Deconstructing modern mounds: what happened next…

Jo Collins – Monument Management Scheme Volunteer Coordinator

As part of our Historic England funded Monument Management Scheme, the project to tackle accidental damage caused to archaeological sites by walkers cairns is continuing. A second walkers cairn has been taken down on Raisdale Moor revealing the shape of the round barrow (burial mound) beneath. Six National Park volunteers helped move the modern cairn stones away, taking great care not to disturb the archaeological remains. A covering of small stones was left to protect the top of the Bronze Age barrow from natural erosion whilst heather and bilberry becomes established.

Raisdale Moor - NPA volunteers removing the walkers cairn from the scheduled barrow. Copyright NYMNPA.

Raisdale Moor - At the end of the task, National Park volunteers and Jo next to the round barrow without the walkers cairn. Copyright NYMNPA.

Now if you’re walking on the Cleveland Way at Live Moor near Whorlton you might notice a new information notice next to a prominent scheduled round barrow. As featured previously on this Blog the modern walkers cairn was removed by our apprentice team earlier this year, revealing the stony ancient burial mound underneath. We hope the information provided will help walkers understand why remedial action was needed and will encourage people to protect the archaeology and help preserve it for future generations.

4 thoughts on “Deconstructing modern mounds: what happened next…

  1. Since Heartbeat in Goathland there has been a huge increase in cairns. As fast as I try to remove them they slowly rise out of the ground again.
    .

  2. Dear David

    Thanks very much for your comment. I thought you might be interested to know that our Monument Management Scheme arranged for two walkers cairns on scheduled monuments near Goathland to be taken down in 2011, under archaeological supervision. A survey of walkers cairns on Scheduled Monuments in the National Park was conducted by archaeological consultants in 2015. The Goathland area was found to have one walkers cairn near a scheduled monument; at Simon Howe. The condition of all three monuments, as well as others across the National Park, are monitored twice a year by trained volunteers who look in particular for new walkers cairns appearing and any changes in the walkers cairns such as stones being added or moved.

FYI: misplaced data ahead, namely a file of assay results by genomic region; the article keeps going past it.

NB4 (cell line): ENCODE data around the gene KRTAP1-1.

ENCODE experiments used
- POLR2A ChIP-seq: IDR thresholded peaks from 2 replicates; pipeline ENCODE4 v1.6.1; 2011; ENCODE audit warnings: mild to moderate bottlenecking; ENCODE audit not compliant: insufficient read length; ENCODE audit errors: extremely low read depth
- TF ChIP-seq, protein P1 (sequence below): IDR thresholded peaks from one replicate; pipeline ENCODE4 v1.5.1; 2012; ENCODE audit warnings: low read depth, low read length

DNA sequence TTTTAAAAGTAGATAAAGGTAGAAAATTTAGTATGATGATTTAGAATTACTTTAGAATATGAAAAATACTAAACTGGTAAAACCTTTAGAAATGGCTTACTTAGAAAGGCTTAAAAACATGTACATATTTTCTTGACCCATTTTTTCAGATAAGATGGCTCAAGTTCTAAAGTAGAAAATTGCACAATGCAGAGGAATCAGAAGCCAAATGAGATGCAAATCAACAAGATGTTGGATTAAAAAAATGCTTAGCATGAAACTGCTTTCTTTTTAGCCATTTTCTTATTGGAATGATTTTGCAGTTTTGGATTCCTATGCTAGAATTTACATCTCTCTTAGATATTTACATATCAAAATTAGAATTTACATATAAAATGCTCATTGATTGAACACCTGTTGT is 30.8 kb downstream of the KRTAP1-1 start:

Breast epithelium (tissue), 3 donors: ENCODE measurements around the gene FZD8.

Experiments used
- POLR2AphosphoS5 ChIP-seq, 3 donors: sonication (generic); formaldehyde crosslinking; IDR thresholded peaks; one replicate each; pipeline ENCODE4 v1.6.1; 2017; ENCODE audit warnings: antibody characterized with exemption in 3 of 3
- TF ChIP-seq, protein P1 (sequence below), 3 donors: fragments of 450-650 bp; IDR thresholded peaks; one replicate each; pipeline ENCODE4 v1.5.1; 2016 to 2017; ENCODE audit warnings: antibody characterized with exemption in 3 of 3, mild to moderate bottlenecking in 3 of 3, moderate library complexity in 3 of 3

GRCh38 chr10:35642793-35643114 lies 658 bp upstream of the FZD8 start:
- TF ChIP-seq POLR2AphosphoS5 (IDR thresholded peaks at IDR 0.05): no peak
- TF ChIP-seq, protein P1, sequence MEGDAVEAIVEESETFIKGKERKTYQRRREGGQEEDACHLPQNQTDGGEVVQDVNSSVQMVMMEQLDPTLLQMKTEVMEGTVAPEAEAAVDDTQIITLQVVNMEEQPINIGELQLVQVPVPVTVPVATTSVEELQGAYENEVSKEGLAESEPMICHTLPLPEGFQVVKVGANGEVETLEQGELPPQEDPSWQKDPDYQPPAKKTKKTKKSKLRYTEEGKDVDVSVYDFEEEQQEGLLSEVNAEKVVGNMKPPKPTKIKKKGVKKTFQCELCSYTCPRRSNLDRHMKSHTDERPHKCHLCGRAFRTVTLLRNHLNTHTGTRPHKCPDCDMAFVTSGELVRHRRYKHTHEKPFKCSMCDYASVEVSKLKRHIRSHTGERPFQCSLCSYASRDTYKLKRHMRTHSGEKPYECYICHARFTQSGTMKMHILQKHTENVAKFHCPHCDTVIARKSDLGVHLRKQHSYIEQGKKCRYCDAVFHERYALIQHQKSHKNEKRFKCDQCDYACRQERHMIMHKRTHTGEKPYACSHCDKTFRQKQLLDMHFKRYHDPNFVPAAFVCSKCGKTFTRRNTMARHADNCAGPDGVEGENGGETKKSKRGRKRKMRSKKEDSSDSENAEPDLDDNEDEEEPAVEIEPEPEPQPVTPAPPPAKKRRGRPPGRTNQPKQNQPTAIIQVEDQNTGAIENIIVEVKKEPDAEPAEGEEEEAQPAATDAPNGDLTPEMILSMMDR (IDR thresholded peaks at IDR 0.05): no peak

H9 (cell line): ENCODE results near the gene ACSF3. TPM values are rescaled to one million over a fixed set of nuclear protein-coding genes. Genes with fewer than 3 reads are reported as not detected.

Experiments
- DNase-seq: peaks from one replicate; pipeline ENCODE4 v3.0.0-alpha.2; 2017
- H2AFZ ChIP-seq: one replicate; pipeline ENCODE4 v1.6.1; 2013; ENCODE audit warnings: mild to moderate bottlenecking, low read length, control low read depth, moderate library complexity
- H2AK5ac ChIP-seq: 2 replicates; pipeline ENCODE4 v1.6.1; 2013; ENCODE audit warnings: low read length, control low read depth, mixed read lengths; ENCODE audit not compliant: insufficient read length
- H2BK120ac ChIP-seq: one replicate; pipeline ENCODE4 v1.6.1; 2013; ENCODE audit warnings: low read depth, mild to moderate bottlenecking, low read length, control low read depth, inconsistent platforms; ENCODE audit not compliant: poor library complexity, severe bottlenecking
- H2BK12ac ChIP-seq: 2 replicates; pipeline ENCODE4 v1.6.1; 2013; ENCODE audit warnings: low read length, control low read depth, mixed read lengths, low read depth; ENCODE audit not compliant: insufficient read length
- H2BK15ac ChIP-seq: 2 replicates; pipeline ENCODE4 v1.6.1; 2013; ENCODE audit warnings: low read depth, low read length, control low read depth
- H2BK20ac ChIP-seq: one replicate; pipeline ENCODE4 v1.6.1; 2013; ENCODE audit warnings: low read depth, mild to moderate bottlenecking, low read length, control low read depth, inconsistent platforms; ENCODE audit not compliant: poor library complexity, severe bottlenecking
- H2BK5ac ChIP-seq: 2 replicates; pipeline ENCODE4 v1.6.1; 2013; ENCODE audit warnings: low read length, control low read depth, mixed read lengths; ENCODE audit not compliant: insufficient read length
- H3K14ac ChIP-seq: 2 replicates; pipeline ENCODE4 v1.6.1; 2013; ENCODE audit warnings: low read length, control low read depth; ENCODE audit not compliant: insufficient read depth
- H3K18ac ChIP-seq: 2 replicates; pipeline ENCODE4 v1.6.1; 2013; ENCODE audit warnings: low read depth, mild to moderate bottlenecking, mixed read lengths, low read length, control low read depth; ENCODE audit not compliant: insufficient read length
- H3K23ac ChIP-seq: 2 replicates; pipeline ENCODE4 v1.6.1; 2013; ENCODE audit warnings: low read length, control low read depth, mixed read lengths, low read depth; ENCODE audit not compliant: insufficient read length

Jo Collins
    Monument Management Scheme Volunteers Coordinator

  3. Pingback: Last year’s top 6 posts | The official blog for the North York Moors National Park

  4. Over the last 20 years there has been an incremental increase in memorial plaques & ‘shrines’ top the dead placed on the moors or screwed into prominent rock features. For a number of years there’s been a memorial screwed into the standing stone, Blue Man i’-the Moss 776992.

    A number of the pine trees on the Pickering/Whitby road are regularily festooned with xmas decorations and many of these are done as memorials for dead relatives (I’ve found condolence cards with names, laminated signs and so on)

    There’s a number of small mini-mounds, typical of them is one on Goathland moor to ‘grandma’, which has a small pile of painted stones and two or three small trees of around several inches in hight – (an Azalia and a small Pinus Parviflora!! according to label). Another on Wheeldale moor to, I think ‘a wonderful mum who loved these moors’, was placed on Wheeldale moor in long heather and this was composed of plastic flowers, plastic hearts, decorations and so on. Needless to say next time i passed it had become the victim to heather burning and little remained. Where practical I remove any plastic tat or other eyesores.

    In and around both Whitby and Robin Hood’s Bay we are seeing an increase in memorial plaques planted on the rock armour and along the coastal paths. Including one which was screwed onto an existing bench placed below, I think, Gnipe Howe farm on the Cleveland way. This bench was originally placed in position by the landowner and farmer as a memorial to one of his relatives who enjoyed sitting there and there is a plaque explaining this. A year or two ago, someone else , screwed another memorial plaque onto this bench in memorial to one of their family. Needless to say the farmer removed this new plaque and even kindly left a prominent laminated note explaining why the new one had been removed and if still wanted it could be collected from the farmhouse for collection.

    But then perhaps we’re removing interesting finds for future archeologists to puzzle over.

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